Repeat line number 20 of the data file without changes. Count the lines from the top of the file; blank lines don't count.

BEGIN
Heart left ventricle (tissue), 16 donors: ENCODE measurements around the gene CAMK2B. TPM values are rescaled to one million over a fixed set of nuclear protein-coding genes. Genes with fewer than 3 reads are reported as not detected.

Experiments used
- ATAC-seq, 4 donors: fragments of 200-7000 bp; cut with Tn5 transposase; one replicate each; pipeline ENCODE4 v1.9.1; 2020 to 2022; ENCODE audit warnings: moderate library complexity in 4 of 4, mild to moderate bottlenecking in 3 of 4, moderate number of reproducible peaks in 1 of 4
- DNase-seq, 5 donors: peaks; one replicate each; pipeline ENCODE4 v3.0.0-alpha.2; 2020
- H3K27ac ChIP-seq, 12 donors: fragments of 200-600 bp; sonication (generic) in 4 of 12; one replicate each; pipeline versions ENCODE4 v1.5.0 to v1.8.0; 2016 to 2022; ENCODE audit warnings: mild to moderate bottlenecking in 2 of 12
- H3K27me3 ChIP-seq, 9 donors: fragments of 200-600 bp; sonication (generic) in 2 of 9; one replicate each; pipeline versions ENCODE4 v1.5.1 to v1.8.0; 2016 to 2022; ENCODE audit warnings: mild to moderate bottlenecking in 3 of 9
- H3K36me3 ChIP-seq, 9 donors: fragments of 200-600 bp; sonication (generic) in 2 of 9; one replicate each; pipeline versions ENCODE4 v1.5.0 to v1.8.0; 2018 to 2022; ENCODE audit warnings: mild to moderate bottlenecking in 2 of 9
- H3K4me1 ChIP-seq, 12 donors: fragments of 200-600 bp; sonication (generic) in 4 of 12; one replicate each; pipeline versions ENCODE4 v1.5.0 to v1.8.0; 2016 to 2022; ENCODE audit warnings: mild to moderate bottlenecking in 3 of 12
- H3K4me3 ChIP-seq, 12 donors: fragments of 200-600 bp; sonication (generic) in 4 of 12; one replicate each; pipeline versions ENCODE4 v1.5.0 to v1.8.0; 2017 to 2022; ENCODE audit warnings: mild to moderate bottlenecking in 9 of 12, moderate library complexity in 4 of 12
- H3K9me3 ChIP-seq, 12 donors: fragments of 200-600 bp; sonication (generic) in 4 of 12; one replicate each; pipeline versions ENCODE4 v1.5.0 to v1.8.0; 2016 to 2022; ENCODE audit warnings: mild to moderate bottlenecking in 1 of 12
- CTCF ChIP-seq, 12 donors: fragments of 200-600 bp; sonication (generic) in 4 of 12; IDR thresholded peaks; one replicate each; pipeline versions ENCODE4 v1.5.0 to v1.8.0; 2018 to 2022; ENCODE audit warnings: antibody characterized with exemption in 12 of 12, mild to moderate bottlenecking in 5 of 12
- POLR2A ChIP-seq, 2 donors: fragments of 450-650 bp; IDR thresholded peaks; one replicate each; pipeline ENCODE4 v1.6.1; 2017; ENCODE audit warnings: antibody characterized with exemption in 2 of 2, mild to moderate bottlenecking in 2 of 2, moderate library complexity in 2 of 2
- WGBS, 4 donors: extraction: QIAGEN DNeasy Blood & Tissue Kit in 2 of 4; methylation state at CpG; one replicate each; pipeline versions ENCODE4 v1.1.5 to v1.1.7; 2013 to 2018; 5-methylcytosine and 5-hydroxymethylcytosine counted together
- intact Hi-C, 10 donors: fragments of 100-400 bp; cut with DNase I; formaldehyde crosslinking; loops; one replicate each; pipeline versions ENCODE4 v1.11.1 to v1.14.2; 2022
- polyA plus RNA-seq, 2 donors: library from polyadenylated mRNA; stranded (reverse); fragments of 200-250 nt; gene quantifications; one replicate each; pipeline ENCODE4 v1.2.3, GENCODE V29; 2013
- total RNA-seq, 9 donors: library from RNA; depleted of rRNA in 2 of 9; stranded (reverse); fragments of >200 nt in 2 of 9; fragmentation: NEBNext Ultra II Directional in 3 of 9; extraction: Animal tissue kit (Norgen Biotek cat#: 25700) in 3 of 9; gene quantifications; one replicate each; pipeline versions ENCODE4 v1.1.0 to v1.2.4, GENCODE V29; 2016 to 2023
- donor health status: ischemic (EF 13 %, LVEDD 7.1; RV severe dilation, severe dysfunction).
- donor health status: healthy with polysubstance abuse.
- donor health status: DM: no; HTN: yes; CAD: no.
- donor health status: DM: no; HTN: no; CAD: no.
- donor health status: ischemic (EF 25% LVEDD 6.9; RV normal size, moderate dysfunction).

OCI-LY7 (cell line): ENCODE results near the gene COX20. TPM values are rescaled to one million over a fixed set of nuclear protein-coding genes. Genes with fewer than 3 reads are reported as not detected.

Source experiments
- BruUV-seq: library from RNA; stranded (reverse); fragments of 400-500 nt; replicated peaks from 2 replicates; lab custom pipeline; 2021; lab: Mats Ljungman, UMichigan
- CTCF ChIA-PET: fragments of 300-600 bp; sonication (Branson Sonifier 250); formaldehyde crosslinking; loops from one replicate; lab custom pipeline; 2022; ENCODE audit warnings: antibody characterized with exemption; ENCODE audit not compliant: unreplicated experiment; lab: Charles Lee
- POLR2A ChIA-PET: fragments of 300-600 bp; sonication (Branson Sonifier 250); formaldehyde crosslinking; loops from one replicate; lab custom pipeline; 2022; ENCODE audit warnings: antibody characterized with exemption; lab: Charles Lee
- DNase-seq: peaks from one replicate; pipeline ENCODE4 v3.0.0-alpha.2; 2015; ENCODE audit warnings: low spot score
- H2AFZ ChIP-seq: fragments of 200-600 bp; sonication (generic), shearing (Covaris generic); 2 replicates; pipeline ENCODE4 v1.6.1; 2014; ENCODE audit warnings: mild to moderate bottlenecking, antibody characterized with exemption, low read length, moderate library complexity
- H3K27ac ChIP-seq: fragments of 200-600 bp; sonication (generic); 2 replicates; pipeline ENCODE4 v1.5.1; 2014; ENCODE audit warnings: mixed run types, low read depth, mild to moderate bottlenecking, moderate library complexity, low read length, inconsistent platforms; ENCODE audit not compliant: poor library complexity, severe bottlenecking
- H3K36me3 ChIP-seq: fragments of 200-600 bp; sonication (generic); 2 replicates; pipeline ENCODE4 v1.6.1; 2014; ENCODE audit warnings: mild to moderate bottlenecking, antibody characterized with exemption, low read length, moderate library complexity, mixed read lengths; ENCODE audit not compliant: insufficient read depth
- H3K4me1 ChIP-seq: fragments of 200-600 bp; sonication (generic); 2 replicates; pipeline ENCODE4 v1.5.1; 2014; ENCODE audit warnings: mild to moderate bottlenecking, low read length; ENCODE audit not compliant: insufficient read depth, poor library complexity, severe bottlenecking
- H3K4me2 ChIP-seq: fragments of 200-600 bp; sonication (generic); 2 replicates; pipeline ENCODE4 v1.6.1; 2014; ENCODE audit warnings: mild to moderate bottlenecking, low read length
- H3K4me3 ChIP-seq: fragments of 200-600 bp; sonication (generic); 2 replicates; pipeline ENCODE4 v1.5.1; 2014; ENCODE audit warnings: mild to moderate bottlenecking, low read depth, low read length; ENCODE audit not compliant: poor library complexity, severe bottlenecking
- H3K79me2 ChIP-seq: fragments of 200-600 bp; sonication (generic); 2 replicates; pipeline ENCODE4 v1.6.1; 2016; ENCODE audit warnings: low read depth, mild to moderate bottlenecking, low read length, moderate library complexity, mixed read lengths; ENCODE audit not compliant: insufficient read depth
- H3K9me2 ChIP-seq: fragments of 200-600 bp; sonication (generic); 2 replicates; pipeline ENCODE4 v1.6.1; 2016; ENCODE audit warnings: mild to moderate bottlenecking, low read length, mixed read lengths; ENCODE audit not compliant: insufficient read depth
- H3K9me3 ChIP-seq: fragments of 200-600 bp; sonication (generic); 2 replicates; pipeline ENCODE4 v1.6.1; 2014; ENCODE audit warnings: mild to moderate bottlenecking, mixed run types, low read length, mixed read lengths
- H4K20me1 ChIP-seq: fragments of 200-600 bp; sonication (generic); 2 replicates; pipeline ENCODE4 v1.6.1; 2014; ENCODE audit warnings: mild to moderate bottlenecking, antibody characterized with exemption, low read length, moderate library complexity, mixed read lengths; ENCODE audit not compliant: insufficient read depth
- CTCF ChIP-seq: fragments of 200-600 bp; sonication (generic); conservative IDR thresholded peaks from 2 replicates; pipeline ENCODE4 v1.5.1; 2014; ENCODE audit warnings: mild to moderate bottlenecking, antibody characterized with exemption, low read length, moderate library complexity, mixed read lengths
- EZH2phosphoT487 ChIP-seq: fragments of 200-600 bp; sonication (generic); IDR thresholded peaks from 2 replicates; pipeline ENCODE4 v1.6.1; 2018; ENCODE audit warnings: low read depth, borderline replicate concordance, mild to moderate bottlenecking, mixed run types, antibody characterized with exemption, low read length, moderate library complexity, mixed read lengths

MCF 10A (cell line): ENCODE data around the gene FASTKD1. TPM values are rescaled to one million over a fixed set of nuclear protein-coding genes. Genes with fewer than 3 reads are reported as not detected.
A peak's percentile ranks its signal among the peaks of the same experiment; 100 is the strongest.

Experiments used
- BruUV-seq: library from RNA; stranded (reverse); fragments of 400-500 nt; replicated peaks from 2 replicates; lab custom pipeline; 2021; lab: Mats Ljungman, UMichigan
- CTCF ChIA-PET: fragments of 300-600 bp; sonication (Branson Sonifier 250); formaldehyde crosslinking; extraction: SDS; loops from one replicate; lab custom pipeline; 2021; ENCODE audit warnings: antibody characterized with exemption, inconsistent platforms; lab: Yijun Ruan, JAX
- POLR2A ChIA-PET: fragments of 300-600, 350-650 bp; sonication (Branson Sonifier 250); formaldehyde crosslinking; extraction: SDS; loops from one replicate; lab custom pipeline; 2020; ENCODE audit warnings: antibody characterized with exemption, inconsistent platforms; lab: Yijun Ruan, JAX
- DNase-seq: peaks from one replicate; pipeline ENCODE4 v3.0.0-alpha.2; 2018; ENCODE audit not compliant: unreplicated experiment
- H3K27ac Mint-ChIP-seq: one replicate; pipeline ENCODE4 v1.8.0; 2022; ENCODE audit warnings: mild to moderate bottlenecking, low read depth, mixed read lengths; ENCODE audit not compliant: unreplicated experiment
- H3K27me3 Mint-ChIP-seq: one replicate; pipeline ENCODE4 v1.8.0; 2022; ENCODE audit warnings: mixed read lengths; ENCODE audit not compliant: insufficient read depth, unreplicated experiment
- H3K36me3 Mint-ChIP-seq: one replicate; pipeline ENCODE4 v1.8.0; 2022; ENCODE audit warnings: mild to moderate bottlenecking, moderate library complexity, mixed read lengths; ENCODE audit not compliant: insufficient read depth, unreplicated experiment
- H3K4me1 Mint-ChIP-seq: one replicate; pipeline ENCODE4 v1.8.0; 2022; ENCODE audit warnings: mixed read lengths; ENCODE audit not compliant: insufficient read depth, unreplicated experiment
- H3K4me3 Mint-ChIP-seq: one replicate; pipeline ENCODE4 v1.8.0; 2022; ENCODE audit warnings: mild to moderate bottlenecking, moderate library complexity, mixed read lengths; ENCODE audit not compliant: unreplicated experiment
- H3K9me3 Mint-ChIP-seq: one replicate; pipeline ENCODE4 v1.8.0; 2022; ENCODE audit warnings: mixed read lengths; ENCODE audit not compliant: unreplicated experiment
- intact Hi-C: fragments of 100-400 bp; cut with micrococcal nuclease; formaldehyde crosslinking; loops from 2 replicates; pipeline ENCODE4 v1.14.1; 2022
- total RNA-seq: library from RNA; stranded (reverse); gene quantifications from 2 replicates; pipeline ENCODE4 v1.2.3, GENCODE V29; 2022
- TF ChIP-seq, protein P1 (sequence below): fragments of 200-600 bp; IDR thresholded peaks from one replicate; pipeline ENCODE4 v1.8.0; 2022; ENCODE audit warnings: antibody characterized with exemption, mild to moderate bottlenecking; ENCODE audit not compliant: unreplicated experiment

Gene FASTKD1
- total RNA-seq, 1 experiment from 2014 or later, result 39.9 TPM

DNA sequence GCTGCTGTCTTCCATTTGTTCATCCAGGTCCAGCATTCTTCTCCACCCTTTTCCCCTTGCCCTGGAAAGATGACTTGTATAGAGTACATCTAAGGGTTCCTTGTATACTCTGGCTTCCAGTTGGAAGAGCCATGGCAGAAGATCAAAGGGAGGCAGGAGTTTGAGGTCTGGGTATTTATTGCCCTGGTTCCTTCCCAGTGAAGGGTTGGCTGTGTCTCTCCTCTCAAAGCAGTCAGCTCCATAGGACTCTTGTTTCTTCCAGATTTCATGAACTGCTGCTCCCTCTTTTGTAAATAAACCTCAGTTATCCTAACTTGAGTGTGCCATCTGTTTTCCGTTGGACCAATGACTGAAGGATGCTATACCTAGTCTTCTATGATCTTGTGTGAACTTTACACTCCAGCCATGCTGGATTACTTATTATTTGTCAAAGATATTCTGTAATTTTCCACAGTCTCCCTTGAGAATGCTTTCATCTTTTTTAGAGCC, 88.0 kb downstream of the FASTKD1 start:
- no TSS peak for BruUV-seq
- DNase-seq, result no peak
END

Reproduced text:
- donor health status: DM: no; HTN: no; CAD: no.